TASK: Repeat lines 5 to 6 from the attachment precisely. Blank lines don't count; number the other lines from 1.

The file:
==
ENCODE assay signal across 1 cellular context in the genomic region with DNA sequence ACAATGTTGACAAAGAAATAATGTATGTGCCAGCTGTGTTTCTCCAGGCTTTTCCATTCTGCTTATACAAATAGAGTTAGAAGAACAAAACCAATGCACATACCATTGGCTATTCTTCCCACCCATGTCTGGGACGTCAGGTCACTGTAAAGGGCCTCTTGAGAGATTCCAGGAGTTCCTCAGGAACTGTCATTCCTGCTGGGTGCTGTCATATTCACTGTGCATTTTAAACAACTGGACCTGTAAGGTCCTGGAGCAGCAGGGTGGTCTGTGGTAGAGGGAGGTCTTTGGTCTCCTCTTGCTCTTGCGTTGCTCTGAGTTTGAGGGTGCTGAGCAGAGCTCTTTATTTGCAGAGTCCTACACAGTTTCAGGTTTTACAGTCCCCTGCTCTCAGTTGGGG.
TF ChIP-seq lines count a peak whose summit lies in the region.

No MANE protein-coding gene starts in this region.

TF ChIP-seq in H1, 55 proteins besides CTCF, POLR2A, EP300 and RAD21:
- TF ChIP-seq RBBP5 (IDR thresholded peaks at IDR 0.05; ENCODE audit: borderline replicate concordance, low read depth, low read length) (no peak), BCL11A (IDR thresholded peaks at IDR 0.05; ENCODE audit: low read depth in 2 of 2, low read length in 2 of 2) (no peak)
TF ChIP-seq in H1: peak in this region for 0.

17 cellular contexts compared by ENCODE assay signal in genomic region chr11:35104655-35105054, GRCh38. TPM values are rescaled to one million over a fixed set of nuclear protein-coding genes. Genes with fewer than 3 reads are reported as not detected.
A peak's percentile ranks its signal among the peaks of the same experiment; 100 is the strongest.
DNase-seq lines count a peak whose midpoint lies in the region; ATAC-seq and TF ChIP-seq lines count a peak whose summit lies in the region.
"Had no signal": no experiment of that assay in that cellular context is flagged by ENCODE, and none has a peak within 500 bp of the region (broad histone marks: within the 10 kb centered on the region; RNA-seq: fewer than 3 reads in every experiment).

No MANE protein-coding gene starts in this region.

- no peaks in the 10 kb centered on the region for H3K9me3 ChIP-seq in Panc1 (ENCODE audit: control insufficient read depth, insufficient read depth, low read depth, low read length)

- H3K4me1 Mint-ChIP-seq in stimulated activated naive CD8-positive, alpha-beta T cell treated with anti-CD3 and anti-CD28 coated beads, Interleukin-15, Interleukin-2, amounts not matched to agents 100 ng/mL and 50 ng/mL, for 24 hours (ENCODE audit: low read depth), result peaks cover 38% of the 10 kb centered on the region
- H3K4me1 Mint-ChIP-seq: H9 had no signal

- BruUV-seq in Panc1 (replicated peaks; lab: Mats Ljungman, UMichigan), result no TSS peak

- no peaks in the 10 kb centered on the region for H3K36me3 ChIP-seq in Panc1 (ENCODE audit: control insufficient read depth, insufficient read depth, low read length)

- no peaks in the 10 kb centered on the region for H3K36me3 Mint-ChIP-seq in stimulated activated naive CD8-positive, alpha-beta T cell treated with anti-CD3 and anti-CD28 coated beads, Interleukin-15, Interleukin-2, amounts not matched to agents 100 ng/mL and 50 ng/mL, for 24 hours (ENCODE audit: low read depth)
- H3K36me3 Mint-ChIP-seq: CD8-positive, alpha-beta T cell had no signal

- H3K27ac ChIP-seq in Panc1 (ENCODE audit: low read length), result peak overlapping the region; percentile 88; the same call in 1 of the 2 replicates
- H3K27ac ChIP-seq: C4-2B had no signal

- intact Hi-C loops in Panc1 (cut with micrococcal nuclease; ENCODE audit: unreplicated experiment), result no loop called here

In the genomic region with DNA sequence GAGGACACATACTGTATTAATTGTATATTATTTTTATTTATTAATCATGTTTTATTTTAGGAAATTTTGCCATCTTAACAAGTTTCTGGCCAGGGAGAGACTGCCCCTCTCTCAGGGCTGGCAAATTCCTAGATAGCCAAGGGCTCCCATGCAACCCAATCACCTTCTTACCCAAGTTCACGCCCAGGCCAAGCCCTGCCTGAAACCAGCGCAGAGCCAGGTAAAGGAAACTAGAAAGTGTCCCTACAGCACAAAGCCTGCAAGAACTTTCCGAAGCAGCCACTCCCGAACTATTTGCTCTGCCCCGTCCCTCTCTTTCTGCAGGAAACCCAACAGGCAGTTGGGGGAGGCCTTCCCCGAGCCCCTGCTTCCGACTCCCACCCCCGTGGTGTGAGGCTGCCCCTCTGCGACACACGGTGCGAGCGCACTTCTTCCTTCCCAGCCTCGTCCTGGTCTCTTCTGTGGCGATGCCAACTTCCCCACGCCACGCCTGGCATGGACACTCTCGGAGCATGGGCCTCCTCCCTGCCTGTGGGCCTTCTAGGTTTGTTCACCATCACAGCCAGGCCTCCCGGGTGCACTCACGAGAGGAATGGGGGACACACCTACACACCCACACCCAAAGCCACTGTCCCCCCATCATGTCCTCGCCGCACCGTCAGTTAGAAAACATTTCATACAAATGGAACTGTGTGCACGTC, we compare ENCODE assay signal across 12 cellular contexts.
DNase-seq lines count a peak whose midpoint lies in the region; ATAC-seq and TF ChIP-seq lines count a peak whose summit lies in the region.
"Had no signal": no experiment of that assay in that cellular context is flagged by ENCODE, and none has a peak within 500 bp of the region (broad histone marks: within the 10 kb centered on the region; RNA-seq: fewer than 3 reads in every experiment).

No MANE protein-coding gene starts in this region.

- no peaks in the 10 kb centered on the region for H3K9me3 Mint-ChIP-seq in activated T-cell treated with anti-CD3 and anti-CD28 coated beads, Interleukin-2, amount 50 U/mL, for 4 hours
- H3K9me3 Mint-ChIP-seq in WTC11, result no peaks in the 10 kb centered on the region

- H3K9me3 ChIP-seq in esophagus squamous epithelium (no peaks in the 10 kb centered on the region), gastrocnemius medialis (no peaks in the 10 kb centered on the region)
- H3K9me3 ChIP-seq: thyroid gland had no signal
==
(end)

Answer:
- TF ChIP-seq RBBP5 (IDR thresholded peaks at IDR 0.05; ENCODE audit: borderline replicate concordance, low read depth, low read length) (no peak), BCL11A (IDR thresholded peaks at IDR 0.05; ENCODE audit: low read depth in 2 of 2, low read length in 2 of 2) (no peak)
TF ChIP-seq in H1: peak in this region for 0.